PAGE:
By John Donovan
There is nothing new about Shell making massive job cuts.
It happened most recently, a decade ago, under Shell Group Chairman Mark Moody-Stuart. In those days the panic driven restructuring was called “Transformation”, whereas under Peter Voser, it’s called Transition 2009. Basically the same unpalatable medicine, under a different name. Unfortunately, then, as now, the doctor prescribing the medicine, benefits financially from the treatment. Hence the danger of an overdose.
Some extracts from leaflets we distributed outside Shell HQ offices during that unpleasant period…
Leaflet entitled: “A SLASH AND BURN” CULTURE AT SHELL“ (Distributed December 1998)
An article in The Sunday Times published on 13th December mentioned that Mr Moody-Stuarts “onslaught on Shell’s bloated bureaucracy … will lead to more than 3,000 job losses”. They described his plans as: “a slash and burn culture at Shell”.
In September I compared Mr Moody-Stuart with the Captain of the ill-fated Titanic. The recent devastating cuts and closures at Shell prove just how prophetic that comparison turned out to be.
The imagery of a Shell Chairman with a high moral background was reinforced by the emphatic pronouncements made by Mr Moody-Stuart about his absolute commitment to Shell’s Statement of General Business Principles. He said that the principles, which include fairness and respect for people, were “non-contestable and non-negotiable”. Impressive stuff. He appeared to be seeking Sainthood,
rather than the mere Knighthood achieved by his predecessor. Is Mr Moody-Stuart genuinely someone of exceptional moral fibre, or just another selfish, ruthless, corporate “Fat Cat”?
An emphatic answer was provided by an executive pay survey published in the Sunday Times on 25th October 1998. It stated that Mr Moody-Stuart is overpaid by a massive £568,887 per annum. The latest bout of “downsizing” will have the happy effect of generating even more share incentive, bonus etc. for him and his colleagues. How on earth can this be morally justified?
According to the latest press statement, he now wants to move further and faster with the pace of “restructuring”. Comments that many Shell staff must have read with great trepidation. It seems to me that the balance between the interests of shareholders and employees has swung too far in one direction. Shell cannot legitimately claim to have respect for people as a core principle when its own employees have to live in a climate of fear and uncertainty.
Some related press articles
Shell told to axe 20,000 6 December 1998
Shell to spell out wide-ranging cuts 14 December 1998
Shell to cut $2.5bn in costs and at least 4,000 more jobs 15 December 1998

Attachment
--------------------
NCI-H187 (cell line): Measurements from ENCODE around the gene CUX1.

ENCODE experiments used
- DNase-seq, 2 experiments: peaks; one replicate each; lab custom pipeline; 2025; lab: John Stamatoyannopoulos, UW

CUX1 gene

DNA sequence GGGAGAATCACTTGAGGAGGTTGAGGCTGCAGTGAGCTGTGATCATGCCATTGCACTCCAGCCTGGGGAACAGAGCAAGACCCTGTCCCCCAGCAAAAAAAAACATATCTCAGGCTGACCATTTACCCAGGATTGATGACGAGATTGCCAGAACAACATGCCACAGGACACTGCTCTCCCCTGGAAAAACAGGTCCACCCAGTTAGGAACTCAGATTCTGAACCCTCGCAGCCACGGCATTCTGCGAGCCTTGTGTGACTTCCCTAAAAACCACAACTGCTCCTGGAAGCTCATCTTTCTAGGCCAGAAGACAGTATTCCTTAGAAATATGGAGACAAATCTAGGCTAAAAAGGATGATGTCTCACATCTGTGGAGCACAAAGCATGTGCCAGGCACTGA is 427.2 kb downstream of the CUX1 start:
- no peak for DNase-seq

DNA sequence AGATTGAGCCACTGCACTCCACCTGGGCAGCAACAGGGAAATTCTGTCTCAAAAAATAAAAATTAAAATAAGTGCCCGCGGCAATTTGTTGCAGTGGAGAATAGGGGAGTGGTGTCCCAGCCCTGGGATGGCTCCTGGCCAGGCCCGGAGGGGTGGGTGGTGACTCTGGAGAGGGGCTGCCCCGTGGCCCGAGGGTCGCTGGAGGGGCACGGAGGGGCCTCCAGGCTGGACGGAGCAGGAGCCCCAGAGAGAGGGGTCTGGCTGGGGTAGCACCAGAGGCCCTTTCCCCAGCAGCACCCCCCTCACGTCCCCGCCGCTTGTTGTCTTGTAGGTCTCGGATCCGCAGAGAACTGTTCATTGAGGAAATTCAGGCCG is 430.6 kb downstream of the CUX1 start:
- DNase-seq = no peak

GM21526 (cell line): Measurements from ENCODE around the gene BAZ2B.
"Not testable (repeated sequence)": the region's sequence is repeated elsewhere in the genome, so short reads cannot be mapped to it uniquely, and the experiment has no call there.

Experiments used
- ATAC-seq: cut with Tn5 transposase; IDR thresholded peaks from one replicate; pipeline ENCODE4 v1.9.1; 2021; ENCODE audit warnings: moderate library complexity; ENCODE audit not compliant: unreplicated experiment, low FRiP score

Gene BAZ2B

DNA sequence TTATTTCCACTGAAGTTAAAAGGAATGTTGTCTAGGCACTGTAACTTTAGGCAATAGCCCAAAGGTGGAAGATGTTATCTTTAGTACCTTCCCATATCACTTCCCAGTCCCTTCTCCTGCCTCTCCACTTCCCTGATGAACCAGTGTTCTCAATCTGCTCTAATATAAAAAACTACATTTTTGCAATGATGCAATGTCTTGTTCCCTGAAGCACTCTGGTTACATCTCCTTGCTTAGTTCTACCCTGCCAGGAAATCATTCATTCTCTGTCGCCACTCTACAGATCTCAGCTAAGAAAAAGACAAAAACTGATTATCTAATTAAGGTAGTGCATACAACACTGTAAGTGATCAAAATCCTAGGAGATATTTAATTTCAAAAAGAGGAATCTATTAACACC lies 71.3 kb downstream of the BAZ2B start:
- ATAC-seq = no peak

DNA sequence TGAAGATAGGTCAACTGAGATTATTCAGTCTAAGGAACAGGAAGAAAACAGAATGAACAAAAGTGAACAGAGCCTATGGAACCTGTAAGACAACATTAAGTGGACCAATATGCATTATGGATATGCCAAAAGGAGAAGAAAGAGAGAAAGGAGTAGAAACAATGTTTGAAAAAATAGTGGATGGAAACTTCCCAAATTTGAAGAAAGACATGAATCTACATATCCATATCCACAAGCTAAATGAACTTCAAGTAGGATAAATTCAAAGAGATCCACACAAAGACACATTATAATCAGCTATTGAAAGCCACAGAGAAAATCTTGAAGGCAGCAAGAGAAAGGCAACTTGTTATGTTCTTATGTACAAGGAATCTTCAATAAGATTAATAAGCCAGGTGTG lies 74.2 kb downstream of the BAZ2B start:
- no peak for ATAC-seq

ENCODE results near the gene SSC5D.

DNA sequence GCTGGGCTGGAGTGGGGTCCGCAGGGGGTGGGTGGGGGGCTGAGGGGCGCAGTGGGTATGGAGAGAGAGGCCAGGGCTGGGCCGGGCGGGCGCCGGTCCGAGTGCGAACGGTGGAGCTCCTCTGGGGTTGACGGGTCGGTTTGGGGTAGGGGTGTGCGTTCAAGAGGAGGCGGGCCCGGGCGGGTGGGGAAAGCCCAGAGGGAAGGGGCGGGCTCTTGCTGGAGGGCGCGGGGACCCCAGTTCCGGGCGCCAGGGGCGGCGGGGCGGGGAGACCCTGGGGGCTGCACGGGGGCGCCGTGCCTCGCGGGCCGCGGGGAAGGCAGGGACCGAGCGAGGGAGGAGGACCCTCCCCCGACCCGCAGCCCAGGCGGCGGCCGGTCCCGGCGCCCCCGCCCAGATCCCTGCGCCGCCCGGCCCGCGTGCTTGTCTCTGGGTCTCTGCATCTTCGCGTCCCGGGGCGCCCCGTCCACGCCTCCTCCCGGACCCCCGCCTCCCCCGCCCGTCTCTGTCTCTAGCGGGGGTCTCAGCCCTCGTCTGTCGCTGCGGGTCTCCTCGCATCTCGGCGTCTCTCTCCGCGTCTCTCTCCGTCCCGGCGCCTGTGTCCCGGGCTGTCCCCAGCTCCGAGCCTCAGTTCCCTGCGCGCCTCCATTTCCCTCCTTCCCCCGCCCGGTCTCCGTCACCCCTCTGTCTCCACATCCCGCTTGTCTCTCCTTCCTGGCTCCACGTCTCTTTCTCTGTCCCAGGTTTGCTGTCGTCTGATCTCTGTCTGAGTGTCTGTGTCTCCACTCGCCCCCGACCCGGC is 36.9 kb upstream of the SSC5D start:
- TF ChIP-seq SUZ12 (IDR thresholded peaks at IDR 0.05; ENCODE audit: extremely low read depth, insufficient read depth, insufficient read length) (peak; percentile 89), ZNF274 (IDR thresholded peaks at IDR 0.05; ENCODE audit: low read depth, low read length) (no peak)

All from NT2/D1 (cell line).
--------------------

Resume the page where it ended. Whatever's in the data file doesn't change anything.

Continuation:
in view of Moody-Stuarts claimed commitment to Shell business principles, it is interesting to note that the seeds of the reserves scandal were sown during his reign, with the setting-up of “value creation teams” who conjured up oil and gas reserves figures which, according the the US Securities & Exchange Commission, were fraudulent. Shell also engaged in sleazy undercover activity with his blessing and, along with his colleagues, Malcolm Brinded and Richard Wiseman, he gave his support to Shell UK managers who engaged in a conspiracy to operate a corrupted tender process for a major Shell contract. All proof that it is deeds, not words, which count.
Our leaflets were popular with Shell staff, but not with the Moody-Stuart family. This was plain from a handwritten letter we received from Judy Moody-Stuart who, unlike her Fat Cat husband, IS a saintly person.
Since we believe that Shell employees need our vocal support again, we will very shortly recommence distribution of leaflets at Shell Centre. As promised, Royal Dutch Shell Chief Ethics & Compliance Officer, Richard Wiseman, will be informed in advance. This is appropriate in view of the content.
With regards to the Exploration and Production division headed by Malcolm “Overpromise and Underdelivery” Brinded, the underlying concern is that Shell elephant projects are moving from the development phase, involving very large numbers of people, to the production phase, involving far fewer people. Due to incompetence at the very top, there are no projects starting up to replace them. The only elephant projects in which Shell is involved these days are operated by partners eg. Gorgon. Basically the EP work load is fast reducing and there are no economically viable mega projects on the horizon.
Hence Shell’s share price will continue to decline.